author is an observer and creator, a creator and a creation, whichever
comes first. The author should think of that analogy every once
in awhile. He should always keep one thing in mind. Whatever appears
to be unclear to him as an artist will not be clear to someone
else either. The table, mentioned earlier, is now a good basis
for the following experiment.
The glass might lose its features but the content will remain
white. Or, the glasss will retain its shape, but the colour of
the milk will change. The colour blue would be good for it is
so unfamiliar in this context. Red would not be a good choice
for it immediately conjures the image of wine, deeply familiar
and filled with meaning. Another possibility is to tilt the content
contrary to the shape of the vessel, or to extend the shape beyond
what is deemed possible.
A shoe box might be presented as if it is made of rusty metal,
or even of a piece of carpet.
The egg would be made as a piece of a mirror, reflecting what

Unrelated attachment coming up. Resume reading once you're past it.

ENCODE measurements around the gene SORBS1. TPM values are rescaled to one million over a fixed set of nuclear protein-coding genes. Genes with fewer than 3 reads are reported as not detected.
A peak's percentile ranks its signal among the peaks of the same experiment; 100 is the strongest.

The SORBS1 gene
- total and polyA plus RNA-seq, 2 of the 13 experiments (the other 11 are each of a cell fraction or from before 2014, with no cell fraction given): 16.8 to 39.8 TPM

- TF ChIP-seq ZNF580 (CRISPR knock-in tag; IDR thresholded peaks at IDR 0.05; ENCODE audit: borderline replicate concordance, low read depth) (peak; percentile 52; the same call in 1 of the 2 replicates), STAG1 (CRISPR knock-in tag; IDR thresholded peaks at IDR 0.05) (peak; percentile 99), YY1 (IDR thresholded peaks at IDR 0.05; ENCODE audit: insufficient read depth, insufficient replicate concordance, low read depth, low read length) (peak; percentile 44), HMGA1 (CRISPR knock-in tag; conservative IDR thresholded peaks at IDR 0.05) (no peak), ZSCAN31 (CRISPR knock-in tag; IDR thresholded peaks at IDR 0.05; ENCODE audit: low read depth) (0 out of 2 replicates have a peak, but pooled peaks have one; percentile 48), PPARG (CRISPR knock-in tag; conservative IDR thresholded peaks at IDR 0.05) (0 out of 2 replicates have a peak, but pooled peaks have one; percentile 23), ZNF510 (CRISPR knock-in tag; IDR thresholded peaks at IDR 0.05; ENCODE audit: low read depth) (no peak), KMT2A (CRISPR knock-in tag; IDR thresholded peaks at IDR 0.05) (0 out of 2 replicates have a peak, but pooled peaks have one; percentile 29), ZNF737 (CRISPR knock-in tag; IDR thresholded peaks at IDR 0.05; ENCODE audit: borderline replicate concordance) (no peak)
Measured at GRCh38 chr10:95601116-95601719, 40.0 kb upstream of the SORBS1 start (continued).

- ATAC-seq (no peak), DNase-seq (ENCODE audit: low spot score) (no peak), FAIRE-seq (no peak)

is in front of the painting.
The enormous chunk of cheese might be given a look of a brick,
together with the brik's definitive colour.
And finaly, the loaf of bred would be white, resembling a loaf
of the elements of the table setting will change, and so the observer
will change as well. Keeping a thread, although an invisible one,
will hold the composition together. A new sensation will occur,
causing the observer to change his perspective or his point of
view. The dynamic between observer and object will grow because
of unexpected turnabout, and yet this is only the first stage
of defamiliarization. The next step would be more abstract, more
oriented towards accidental, or as is it also called, automatic
kind of change, caused by mutual influence among the elements